Tuesday, May 29, 2007

Seven (or more) Hills of Kirkland

Our first century of the year!

This past Memorial Day, a few of us set out for our first century of the year. For those not familiar with cycling nomenclature, you might think that's a typo... "you mean, 'the first year of the century', right?" Nope. A century is a 100 mile bike ride. Monday's ride covered 100 miles and was chock full of hilly goodness.

The 7 Hills of Kirkland begins at the Kirkland marina and offers a choice of seven hills over a 40 mile course, 11 hills over a metric-century 62 mile course, or 14 hills over a 100 mile course with 7,000 feet of climbing. Gary, Cary, Brenda, Warren, Kristin and I left shortly before 8 a.m. under a cloudy grey sky. Climbing over Market Street, Juanita Hill, and Seminary Hill in Kirkland and Juanita gave us an easy three hills under our belts before the first hour. Soon we were heading over Norway Hill in Bothell followed by Kingsgate Hill where we had our first reststop. (The cookies on this ride are my favorite reststop treat.)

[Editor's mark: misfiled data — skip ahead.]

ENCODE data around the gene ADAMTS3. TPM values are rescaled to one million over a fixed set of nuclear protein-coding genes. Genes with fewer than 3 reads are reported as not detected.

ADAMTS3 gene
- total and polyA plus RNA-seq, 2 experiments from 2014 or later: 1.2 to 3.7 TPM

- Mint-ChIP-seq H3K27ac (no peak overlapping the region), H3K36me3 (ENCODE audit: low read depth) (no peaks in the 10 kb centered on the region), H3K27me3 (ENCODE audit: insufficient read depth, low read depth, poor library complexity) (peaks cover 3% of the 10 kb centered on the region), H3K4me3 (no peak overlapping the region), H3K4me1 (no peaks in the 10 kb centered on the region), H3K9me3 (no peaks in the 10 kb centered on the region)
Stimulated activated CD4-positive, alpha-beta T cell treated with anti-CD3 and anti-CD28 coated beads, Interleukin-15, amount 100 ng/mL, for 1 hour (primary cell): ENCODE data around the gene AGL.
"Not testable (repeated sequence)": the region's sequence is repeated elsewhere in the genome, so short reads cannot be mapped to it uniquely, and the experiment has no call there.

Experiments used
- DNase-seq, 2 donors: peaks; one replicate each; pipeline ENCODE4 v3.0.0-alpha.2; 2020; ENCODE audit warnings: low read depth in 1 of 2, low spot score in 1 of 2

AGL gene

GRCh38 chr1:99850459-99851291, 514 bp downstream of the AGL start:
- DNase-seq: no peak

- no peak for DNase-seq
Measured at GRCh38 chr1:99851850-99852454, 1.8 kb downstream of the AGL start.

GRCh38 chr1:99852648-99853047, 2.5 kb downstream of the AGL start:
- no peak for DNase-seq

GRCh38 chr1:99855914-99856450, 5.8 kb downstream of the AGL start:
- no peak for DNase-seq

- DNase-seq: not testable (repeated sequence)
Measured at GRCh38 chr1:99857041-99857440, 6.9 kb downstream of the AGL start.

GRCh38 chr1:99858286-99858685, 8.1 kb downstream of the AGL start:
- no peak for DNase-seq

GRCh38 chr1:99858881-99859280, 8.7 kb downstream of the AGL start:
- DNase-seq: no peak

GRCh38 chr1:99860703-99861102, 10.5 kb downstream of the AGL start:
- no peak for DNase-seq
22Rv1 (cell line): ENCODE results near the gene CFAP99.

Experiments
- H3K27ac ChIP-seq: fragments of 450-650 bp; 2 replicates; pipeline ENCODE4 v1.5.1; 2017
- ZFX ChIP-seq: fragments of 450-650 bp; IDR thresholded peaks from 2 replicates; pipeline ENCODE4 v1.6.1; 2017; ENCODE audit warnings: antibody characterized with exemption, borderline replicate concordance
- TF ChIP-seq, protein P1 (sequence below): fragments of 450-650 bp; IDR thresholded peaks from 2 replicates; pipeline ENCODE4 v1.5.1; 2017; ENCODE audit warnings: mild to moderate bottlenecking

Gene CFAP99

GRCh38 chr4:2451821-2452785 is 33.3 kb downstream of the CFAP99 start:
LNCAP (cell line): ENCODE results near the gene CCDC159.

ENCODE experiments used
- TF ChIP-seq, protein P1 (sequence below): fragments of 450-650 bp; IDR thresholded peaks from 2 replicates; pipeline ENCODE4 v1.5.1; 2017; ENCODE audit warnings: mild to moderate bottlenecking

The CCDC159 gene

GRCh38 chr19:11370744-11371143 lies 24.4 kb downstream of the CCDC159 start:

The sun was now breaking through the clouds as we restarted our motors and dropped down to Woodinville for the first really tough climb of the day--Winery Hill. This climb starts as soon as you turn right off Woodinville Dr. onto NE 145th St. Our pace quickly drops to nearly walking speed as we crank hard up what feels like an 18 percent grade. A rider next to me commented to one of the two riders with him, "Hey, you're dragging again. I hear a scrape, scrape." Before she could reply to him, I said, "That could just be my tongue on the pavement." They laughed good. I smiled.

One of my favorite moments on this ride is at the top of Winery Hill. This was my fourth time on the 7 Hills and each year I'm treated to the same distant sound. As you near the top of the hill, you hear a faint soaring melody of a bagpipe. As you turn the corner, you see at the crest, a bagpiper dressed in full Scottish garb beckoning the riders upward and onward with his droning pipe. I think it gives every rider the extra boost they need. It was what Gary and I needed.